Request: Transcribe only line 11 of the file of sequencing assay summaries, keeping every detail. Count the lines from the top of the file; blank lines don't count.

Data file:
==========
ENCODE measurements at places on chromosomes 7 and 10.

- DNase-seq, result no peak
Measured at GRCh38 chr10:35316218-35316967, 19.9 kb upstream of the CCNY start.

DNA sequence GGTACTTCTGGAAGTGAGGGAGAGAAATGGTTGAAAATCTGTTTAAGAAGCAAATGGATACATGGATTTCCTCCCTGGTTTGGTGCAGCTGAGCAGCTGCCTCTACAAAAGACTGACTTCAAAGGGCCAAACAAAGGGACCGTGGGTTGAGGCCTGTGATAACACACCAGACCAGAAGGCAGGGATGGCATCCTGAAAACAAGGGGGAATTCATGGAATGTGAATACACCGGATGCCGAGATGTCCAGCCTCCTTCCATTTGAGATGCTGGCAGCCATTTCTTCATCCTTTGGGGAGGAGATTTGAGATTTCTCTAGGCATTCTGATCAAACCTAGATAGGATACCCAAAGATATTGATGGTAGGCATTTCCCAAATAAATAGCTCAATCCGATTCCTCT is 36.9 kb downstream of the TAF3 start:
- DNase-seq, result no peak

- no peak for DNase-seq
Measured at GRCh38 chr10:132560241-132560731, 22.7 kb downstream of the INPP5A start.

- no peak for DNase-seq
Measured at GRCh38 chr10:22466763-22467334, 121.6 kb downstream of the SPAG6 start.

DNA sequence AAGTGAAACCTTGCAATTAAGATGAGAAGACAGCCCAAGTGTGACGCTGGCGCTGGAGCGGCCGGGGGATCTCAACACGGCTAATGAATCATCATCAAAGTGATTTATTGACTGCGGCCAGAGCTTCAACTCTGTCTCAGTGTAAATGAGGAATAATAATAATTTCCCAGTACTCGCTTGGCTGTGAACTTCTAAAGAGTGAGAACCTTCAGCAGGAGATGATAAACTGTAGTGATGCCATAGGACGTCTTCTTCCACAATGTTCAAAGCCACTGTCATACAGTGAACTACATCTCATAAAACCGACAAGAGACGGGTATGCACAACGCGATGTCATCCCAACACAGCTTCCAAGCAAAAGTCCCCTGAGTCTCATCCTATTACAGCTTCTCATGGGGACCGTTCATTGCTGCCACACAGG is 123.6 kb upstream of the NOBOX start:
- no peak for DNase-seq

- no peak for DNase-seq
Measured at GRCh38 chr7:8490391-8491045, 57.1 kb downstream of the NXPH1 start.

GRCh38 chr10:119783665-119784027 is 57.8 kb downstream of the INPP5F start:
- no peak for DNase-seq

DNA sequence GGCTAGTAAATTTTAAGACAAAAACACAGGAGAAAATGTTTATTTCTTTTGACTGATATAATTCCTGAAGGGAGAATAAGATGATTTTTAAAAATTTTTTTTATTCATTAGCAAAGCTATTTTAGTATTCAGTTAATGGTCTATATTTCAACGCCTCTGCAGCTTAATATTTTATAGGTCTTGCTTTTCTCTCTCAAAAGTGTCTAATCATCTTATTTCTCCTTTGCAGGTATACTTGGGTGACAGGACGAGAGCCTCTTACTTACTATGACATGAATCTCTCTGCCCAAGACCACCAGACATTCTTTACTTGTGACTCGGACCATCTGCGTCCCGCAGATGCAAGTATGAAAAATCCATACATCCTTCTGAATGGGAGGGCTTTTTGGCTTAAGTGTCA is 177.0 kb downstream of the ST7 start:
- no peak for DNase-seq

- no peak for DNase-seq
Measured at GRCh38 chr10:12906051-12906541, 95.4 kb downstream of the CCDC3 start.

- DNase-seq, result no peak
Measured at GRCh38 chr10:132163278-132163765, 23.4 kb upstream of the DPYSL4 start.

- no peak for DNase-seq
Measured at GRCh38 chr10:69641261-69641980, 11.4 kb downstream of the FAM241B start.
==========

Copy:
- no peak for DNase-seq